Update at 1:10 p.m.:
The Democrats' student loan bill, as predicted, has failed to move forward in the Senate.
Cloture on the "motion to proceed" to the bill was not invoked which means the bill will not be formally taken up.
The vote was a party-line vote - 52 to 45 with one Senator, Sen. Olympia Snowe, R-ME., voting present. Not voting were Sen. Lugar and Sen. Kirk.
Majority Leader Reid changed his vote to "no" in order to enter a motion to reconsider, perhaps indicating that there is a way forward being negotiated. Both parties are currently huddling for their weekly strategy sessions.
The Senate is going nowhere fast in attempting to prevent student loan rates from doubling July 1.
It is scheduled to vote today to take up the Stop Student Loan Interest Rate Hike Act. But the vote, just to move forward to a debate on the bill, is in jeopardy, indicating the heated election-year politics affecting every move the Senate makes.
Both Republicans and Democrats believe the subsidized Stafford loan rates should not be doubled from the 3.4 percent to 7.6 percent and agree the lower rate should be extended for at least another year.
But both sides cannot agree on how to pay for the $6 billion bill, setting up a nasty battle that will plague Congress in the weeks and months ahead.
Democrats propose paying for the bill by raising the Medicare and Social Security payroll taxes on high-earning stock holders of some privately owned companies. Republicans oppose the measure.
"We just disagree that we should pay for a fix by diverting $6 billion from Medicare and raising taxes on the very businesses we're counting on to hire these young people," Senate Minority Leader Mitch McConnell, R-Ky., said on the Senate floor this morning. "Solving the problem isn't what this is about for Senate Democrats and the White House that they're coordinating with."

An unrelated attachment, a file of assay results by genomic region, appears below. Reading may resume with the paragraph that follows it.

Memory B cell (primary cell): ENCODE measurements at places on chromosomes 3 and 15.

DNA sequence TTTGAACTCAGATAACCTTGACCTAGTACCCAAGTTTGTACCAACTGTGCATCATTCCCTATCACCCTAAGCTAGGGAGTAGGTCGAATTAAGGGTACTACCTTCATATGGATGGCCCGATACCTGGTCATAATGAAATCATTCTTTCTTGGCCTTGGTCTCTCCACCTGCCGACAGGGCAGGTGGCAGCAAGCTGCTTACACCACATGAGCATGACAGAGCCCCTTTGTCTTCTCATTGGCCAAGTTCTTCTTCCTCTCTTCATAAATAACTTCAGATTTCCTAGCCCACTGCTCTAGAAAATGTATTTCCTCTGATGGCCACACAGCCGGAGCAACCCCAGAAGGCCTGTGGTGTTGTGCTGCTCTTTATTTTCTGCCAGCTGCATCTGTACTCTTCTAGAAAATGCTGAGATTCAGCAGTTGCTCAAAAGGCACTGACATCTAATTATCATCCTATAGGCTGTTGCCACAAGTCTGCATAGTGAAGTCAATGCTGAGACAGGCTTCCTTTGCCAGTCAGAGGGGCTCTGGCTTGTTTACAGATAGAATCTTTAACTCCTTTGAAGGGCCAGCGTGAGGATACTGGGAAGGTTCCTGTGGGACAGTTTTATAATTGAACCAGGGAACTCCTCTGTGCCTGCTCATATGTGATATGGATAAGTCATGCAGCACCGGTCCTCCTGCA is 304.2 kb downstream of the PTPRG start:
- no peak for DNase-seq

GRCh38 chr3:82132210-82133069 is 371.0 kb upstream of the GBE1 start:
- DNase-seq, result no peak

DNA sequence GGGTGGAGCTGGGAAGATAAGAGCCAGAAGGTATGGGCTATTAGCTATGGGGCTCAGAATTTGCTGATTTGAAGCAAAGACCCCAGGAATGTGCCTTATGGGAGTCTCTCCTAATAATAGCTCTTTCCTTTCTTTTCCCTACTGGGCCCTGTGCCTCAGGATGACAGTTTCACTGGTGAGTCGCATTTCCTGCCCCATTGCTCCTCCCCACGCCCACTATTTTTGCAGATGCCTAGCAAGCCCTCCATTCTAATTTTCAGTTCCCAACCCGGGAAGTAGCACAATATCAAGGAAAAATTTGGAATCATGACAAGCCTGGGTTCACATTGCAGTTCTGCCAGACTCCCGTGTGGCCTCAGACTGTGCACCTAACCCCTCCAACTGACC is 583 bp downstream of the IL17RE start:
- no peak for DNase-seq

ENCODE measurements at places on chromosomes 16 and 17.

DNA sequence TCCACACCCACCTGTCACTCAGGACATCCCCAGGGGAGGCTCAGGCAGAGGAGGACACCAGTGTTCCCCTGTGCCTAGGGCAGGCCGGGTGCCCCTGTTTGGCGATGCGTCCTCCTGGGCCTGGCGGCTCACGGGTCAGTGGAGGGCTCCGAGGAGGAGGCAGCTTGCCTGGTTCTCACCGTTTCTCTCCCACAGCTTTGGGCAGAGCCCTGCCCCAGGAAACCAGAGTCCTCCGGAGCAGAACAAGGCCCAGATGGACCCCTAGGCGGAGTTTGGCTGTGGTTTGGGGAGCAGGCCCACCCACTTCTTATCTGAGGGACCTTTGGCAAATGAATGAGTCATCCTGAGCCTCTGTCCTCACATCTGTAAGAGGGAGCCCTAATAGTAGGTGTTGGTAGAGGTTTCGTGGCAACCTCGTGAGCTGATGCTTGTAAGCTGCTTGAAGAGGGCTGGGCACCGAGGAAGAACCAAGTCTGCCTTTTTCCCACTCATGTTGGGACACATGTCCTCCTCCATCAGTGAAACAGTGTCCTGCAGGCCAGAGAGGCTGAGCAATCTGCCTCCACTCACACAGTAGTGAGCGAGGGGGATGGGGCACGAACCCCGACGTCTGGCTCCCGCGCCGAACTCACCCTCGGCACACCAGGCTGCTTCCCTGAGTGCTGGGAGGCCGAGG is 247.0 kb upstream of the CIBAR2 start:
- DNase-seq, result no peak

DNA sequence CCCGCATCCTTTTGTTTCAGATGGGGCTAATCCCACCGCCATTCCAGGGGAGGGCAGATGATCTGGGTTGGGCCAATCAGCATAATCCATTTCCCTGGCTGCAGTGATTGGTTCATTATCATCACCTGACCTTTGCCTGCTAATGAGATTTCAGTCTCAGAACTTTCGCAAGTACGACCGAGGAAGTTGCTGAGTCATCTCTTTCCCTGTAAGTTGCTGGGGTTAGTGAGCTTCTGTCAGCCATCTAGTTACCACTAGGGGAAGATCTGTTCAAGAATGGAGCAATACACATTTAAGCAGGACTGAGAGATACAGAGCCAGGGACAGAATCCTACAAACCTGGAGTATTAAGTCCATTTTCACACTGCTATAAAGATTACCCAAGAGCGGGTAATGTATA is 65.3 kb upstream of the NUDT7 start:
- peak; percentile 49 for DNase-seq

Republicans propose to pay for the bill by getting rid of a preventative health fund that was created in the health care bill. Democrats oppose this and the proposal has no chance of getting through a Democratic-controlled Senate.
"We have already cut that plan to the bare bones," Senate Majority Leader Harry Reid, D-Nev., said this morning on the Senate floor. "Fluff that was in that program is gone. Some say we've cut far too much out of it."
Republicans are likely to "filibuster" the Democratic proposal by preventing the bill from proceeding without the 60 votes needed.
Senate Democrats say they are happy to offer Republicans a vote on their alternative pay-for, but first the bill has to be moved forward in the Senate without a Republican filibuster. Meaning the "motion to proceed" today is an important step Senators must take if they are serious about moving this bill forward in the Senate. Senate Republicans say they are working with Reid to try to lock in a vote on their own bill.
Both sides in the Senate are already in overdrive, casting the other side as being contrarian and political. Senate Democrats today trotted out college students who are already deep in student loan debt who would bear feel the painful effects of a doubling of their rates this summer.
"They are sending a message that they'd rather protect wealthy tax dodgers; that's what they are," Reid said of Republicans.
McConnell countered, "The real enemy of recent college graduates is this president's economic policies. The real losers will be the young people we should be working together on a bipartisan basis to help."